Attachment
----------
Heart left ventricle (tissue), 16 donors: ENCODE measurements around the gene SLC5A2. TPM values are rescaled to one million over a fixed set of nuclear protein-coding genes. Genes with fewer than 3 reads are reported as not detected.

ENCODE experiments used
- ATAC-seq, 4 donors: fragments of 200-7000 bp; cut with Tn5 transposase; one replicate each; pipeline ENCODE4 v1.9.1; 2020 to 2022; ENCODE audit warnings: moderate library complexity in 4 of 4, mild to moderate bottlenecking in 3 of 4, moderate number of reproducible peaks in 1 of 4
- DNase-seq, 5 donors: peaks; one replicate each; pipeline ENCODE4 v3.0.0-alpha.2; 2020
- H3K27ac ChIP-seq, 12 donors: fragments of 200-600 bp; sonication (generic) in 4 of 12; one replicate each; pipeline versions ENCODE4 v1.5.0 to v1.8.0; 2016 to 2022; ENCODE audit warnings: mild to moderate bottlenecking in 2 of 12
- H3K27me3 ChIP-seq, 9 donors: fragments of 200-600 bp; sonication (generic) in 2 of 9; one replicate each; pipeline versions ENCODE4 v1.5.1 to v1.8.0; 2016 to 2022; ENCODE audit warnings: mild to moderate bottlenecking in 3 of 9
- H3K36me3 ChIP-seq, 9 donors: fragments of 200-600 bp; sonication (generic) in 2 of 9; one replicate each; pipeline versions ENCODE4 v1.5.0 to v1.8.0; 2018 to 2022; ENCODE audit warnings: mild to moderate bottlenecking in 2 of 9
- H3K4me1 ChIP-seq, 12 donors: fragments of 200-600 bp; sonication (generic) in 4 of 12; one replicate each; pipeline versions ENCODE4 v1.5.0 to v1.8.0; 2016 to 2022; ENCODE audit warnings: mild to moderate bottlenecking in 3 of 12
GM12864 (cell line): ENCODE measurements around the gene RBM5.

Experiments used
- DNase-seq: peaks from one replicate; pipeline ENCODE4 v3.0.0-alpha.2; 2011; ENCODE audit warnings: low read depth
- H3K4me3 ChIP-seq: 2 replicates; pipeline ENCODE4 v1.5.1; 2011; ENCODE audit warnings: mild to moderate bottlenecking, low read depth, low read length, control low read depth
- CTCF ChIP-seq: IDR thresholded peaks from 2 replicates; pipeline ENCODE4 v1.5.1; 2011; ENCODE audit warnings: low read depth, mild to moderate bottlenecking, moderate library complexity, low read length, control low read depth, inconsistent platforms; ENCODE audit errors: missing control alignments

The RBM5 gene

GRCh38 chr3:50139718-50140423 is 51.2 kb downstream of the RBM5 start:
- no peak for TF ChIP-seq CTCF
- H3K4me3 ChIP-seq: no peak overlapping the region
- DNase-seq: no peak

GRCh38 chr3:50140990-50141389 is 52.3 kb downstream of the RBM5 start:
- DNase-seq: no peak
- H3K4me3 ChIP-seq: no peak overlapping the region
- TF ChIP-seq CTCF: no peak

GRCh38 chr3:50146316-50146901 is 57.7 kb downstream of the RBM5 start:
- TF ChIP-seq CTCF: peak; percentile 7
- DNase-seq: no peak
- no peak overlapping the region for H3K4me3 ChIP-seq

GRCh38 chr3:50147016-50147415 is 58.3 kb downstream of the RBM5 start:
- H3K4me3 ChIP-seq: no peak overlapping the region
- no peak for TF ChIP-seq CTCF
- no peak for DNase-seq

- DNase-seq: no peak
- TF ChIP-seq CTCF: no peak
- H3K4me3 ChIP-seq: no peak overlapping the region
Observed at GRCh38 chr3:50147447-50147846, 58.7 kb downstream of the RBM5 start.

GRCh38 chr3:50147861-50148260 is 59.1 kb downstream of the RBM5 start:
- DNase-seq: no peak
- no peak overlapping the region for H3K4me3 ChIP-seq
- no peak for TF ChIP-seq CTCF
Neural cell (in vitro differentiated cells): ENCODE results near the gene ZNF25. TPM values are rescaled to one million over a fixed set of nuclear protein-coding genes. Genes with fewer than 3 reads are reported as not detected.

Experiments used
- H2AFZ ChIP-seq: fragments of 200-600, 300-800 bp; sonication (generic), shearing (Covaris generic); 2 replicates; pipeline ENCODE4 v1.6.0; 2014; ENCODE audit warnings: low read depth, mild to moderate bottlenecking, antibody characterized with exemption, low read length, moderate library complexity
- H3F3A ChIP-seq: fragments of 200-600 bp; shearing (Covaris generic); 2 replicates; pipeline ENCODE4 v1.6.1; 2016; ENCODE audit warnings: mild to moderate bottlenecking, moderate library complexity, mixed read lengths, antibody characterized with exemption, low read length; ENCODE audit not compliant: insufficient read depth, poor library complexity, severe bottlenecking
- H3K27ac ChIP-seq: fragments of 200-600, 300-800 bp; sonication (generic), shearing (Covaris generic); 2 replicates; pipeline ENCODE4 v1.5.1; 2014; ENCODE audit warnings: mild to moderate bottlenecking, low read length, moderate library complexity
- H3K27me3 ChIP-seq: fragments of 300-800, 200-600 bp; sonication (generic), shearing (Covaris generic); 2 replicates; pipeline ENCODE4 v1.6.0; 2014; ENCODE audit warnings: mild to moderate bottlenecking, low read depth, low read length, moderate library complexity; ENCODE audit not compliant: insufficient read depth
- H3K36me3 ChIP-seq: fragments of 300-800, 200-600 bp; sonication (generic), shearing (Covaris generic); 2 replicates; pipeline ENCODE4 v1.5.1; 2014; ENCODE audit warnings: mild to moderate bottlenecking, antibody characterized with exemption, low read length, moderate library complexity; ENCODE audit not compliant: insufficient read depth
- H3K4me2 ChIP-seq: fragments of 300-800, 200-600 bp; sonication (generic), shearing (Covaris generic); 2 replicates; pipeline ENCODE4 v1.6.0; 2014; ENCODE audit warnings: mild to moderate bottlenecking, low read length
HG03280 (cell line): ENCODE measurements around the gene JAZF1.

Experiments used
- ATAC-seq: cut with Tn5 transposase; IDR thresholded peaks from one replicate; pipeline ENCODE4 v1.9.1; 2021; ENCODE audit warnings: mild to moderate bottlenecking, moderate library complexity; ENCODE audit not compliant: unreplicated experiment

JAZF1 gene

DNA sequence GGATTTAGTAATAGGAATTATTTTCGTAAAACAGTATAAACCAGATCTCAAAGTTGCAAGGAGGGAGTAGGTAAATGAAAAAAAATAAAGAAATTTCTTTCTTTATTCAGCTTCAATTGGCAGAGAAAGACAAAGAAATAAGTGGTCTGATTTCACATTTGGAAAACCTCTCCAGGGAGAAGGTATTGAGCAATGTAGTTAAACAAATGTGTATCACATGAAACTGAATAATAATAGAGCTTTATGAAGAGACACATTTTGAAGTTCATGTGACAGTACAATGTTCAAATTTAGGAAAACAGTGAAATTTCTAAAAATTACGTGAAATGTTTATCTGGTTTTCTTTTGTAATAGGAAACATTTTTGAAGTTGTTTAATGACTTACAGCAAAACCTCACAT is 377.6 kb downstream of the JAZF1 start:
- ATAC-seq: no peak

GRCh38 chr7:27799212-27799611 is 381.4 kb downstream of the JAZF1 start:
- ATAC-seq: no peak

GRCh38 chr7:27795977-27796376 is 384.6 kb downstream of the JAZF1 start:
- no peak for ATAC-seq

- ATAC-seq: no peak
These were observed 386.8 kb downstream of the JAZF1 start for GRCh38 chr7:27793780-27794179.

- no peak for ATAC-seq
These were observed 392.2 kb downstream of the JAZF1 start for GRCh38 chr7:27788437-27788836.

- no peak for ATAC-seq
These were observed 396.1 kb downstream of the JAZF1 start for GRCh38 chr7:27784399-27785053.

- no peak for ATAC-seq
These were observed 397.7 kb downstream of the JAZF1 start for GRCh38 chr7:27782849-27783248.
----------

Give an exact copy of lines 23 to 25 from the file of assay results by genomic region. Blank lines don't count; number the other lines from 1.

GRCh38 chr3:50146316-50146901 is 57.7 kb downstream of the RBM5 start:
- TF ChIP-seq CTCF: peak; percentile 7
- DNase-seq: no peak